President Barack Obama is basing his re-election bid on a platform of tax and spend. That was reaffirmed Monday when he released his proposed budget for fiscal year 2013, which begins Oct. 1. The $3.8 trillion spending plan includes a $900 billion deficit. Assuming the numbers pan out — a big assumption — it would be his first budget without a deficit of more than $1 trillion. The deficit of the current fiscal year, which ends Sept. 30, is projected to be $1.3 trillion.
Supposedly the 2013 budget proposal would slash deficit spending by $4 trillion over the next decade. But those are imaginary numbers. Nothing binds a future Congress to any promise made today.
The Obama proposal increases taxes by $1.5 trillion over the next decade. It would jack up taxes on the "wealthy," defined as people making more than $250,000 a year. But, as we have pointed out, in expensive areas such as California, a $250,000 income still ranks in the middle class.
Despite the endemic deficits, the president also wants to spend even more money. For example, he wants to boost federal education spending by 2.5 percent, to $70 billion. Yet 50 years of Washington's meddling in education have brought, if anything, a decline in achievement.
A tax increase also would slam the economy just as it's finally showing a modest recovery. "The economic recovery is fragile," Esmael Adibi told us; he's the director of the A. Gary Anderson Center for Economic Research at Chapman University. "What the president basically is proposing is no basic change except raising taxes and spending more money. There were no serious cuts in spending, except a little in defense. Looking down the road, we have to address the major issue: the deficit."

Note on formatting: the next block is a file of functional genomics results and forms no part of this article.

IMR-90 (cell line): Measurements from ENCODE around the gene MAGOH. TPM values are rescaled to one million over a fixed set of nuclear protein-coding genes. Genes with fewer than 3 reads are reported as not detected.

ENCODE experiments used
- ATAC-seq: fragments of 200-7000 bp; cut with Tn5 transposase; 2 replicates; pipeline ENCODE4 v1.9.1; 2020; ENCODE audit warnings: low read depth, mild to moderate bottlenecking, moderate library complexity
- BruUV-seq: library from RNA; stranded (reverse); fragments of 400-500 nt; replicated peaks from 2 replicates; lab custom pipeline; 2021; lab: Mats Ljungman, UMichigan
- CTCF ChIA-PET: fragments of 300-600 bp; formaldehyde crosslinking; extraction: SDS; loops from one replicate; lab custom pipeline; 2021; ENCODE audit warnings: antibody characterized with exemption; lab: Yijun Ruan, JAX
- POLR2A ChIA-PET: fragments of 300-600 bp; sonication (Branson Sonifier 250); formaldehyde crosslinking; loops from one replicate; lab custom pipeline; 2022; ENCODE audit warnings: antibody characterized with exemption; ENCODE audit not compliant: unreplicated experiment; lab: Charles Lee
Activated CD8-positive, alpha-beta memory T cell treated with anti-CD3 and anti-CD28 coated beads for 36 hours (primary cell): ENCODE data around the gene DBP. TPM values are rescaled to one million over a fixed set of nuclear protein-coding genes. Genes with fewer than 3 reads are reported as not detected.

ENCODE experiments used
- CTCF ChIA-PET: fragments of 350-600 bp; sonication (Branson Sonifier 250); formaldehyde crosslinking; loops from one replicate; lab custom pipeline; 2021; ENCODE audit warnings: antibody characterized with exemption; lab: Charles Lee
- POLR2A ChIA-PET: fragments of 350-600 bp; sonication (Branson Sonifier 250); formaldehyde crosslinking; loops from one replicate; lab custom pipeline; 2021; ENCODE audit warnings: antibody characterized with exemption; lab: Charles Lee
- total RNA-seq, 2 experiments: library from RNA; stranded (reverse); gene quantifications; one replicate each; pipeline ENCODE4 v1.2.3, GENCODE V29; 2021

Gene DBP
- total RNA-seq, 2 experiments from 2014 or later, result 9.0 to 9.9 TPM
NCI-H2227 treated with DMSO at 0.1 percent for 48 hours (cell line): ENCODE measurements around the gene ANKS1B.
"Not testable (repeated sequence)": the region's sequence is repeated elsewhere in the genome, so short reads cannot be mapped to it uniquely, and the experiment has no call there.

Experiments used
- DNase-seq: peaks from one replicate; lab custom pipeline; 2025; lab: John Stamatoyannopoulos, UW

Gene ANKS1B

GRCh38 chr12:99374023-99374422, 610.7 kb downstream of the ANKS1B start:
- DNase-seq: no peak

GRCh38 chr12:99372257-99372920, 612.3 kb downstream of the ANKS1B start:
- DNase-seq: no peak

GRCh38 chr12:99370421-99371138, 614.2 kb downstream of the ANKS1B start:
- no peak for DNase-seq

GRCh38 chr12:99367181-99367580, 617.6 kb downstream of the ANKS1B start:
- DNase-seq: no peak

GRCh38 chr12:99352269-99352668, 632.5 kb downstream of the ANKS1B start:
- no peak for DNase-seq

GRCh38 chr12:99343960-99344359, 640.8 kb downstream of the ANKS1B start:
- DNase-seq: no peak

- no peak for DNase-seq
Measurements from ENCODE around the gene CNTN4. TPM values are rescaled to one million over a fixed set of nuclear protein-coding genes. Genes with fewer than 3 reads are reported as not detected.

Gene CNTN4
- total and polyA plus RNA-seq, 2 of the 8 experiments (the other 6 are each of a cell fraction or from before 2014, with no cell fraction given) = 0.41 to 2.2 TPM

Adibi said the tax increases are unlikely to pass muster in the Republican-controlled House of Representatives. "And if the taxes don't materialize, the deficit will be as large as it is now," a reference to the $1.3 trillion in red ink in this current fiscal year. He said the Obama proposal does nothing to address the major budget busters: Social Security, Medicare and Medicaid.
Adibi pointed out that the federal government currently benefiting from low interest rates, less than 2 percent, on the money borrowed for the deficits. But those rates "will go higher" once Europe's fiscal crises are resolved, and European money no longer flees to America, a process that has helped hold down interest rates.
Currently, 7 percent of the federal budget goes to service the $15.5 trillion debt. But if interest rates start rising, that share for debt service could rise sharply and crowd out other spending.
The president, of course, is looking to November. He's excusing the tax increases as an appeal to envy, what his partisans have called a "Buffett rule" tax on the rich, who are supposed to start "paying their fair share." But the rich are the major investors in business and jobs creation. Taxing their wealth means less of both. And bringing up Warren Buffett, one of the richest people in the world, could backfire. The foreclosure-abuse settlement that Obama just brokered among several major mortgage lenders and 49 states was supposed to help middle-class homeowners, but netted Buffett $154 million.
All the Republican candidates for president have pushed tax and budget cuts. So the forces are aligned on both sides of the debate, with the voters deciding.
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